Ready, aim, fire


The rules of filmmaking, driven by Hollywood and a voracious public appetite, are simple: Write a good story centered around compelling characters; make this story unfold over approximately 90 minutes; throw in some sex and violence if at all possible; and, of course, compose the film to fit on a single, wide screen. Most directors accept these rules, breaking them only on occasion, but London-based filmmaker Isaac Julien has spent his career overstepping cinematic limitations.

Julien’s films have always played against the mainstream, both formally and with regard to controversial subject matter. Often using his own experiences as a starting point, Julien brings to the fore sociopolitical themes of race, class, and sexual orientation in such works as Territories and Looking for Langston.

Beginning in 1996 with Trussed, Julien began to make films for art galleries and museums instead of theaters. The most striking aspect of these recent works has been the doubling or tripling of the cinematic image, an effect achieved by placing two or three rear projectors side by side. His latest effort, The Long Road to Mazatlan, currently on display at Grand Arts, fits comfortably in its gallery setting as a moving triptych. Shot in San Antonio, this film addresses various suppositions about the American West: loneliness, machismo, and Texas’ unique brand of border culture.

Three screens are mounted seamlessly into a display wall, which dissects the Grand Arts space at a 90-degree angle. Behind the wall, the projectors whir for 18 minutes while one views the film from a gallery bench. Six small speakers deliver the film’s layered soundtrack, a mix of rattlesnake hiss, train whistle, cowboy song, and the like. The three screens function in various ways, sometimes displaying a triple-wide single view of a scene, sometimes repeating or mirroring a scene, and sometimes depicting a scene from different vantage points.

This film has very little dialogue. Instead, it relies on careful location shots and the action of the two main characters to tell a story about seduction and desire. Rattlesnakes slither over gravel roads, freight trains shoot across the middle screen, and both characters appear too gorgeous to be your everyday cowboys. When the character in a white shirt (desire) sits at a safe distance behind the character in black (seduction) at a cattle auction, carefully eyeing his handsome profile and then following him out of the building like a stalker, a homoerotic tension — in the form of a mental shoot-out — ensues.

Not until the Hockney-esque pool scene does one realize that not only are these characters posing as cowboys but that they also are, in fact, professionally trained dancers. Up to this point in the film, the movements have been pedestrian, but when “seduction” emerges naked from the pool — as “desire” sits on the opposite edge and watches — he writhes his back in a slow, choreographed manner.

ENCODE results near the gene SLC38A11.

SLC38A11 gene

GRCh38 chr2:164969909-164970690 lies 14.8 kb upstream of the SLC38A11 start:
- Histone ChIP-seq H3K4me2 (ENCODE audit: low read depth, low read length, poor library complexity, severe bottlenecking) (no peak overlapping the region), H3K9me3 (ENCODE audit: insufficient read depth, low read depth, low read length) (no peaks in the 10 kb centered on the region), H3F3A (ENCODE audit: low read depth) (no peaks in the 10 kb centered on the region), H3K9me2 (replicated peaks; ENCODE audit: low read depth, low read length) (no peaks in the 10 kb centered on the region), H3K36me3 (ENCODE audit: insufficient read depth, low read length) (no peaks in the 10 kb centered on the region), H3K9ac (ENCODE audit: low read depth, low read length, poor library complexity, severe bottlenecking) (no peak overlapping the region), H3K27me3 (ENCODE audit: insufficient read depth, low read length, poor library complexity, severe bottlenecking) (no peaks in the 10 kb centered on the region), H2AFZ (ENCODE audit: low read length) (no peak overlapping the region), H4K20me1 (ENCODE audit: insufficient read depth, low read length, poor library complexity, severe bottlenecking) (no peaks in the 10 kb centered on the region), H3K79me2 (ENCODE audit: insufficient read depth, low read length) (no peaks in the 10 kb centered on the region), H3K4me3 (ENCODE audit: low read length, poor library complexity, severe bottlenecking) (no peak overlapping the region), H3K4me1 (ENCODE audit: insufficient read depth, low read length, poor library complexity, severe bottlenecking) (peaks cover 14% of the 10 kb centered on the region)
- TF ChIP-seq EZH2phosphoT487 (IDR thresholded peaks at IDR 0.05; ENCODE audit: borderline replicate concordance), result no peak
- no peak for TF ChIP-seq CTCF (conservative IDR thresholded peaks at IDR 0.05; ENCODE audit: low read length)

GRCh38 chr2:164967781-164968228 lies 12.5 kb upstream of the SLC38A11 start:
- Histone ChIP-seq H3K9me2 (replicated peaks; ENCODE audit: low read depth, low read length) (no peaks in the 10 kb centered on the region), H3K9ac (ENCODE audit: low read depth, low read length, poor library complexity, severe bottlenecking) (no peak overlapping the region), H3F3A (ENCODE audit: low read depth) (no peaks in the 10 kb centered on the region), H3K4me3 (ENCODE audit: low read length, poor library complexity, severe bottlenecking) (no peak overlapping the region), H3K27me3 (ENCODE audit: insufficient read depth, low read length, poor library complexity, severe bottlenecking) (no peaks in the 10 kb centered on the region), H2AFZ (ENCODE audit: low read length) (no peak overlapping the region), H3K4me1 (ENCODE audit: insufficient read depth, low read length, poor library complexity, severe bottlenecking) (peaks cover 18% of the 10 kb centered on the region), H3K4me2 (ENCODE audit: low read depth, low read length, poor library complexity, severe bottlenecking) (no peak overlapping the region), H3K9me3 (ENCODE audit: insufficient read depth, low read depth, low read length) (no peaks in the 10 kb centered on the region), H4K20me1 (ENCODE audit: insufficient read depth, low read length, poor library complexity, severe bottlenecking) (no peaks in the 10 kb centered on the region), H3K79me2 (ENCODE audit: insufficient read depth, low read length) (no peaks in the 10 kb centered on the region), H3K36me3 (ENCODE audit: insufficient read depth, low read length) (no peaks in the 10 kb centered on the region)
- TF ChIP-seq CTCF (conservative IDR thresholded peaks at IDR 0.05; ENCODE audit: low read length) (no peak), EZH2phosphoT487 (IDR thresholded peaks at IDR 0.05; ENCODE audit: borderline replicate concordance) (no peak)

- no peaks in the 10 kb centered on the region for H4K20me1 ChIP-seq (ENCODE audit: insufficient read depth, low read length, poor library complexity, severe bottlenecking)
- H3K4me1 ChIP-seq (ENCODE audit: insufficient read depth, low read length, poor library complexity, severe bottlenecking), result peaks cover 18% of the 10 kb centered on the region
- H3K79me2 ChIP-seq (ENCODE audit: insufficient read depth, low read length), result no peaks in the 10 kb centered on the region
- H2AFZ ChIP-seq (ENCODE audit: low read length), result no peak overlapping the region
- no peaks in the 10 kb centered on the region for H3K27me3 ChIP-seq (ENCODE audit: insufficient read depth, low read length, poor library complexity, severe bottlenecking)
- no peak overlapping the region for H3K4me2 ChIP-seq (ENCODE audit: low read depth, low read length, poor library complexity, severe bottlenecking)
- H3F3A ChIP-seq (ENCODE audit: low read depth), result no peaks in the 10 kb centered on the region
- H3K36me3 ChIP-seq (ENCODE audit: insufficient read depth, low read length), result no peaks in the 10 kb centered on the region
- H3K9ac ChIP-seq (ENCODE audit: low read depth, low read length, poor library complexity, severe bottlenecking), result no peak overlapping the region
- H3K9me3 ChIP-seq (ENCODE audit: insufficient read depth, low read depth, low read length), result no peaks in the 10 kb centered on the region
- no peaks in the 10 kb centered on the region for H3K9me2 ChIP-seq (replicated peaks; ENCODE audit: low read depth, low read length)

The sexual tension never breaks, save for a brief moment when “desire” daydreams while peeping at “seduction” through a motel window. After this scene, “seduction” repeatedly draws a pistol, each time saying, “Are you looking at me?” Here, Julien replaces the words “talking to,” à la Taxi Driver, with “looking at,” implying that it is the pointed gaze, not the casual conversation, that is the true threat to masculinity.

When the gunshot finally sounds, it seems to refer to a prevalent thought among men, especially those who live in rural areas, that it’s better to be dead than gay. Given the overtly intolerant culture we live in, it’s no wonder. But the bullet from “seduction’s” gun — whether it ends up as a slug in the motel wall or whether it’s a figment of another daydream — does not kill “desire.” Instead, the last scene presents both characters leaving town, wandering down opposite sides of a two-lane highway. “Seduction” saunters along, self-aware and independent; he takes two steps forward and one step back. “Desire” stumbles and drools, a fifth of liquor in one hand; he takes a swig from the bottle, then shoots out his thumb to hitch a ride.

Julien’s The Long Road to Mazatlan works magic with its triple-screen imagery and potent sound. It also presents a thoughtful challenge to one’s standard views on male sexuality. But some reservations must be held in regard to the choreography. One segment involving both men in the pool works well; it combines a certain synchronization of movement with an intense flurry, but other attempts at stylization fall flat. If there were more such attempts patterned throughout the film, or if they were more carefully placed within its progression, or if perhaps there were none at all and the film relied entirely upon pedestrian movement, then Mazatlan would surely stun from beginning to end.

As it stands, the film still functions both as a unique brand of cinema and as art. Anyone with an interest in experimental film or installation work should plan to attend.

Isaac Julien: The Long Road to Mazatlanthrough April 8

Grand Arts

1819 Grand




Categories: A&E, Art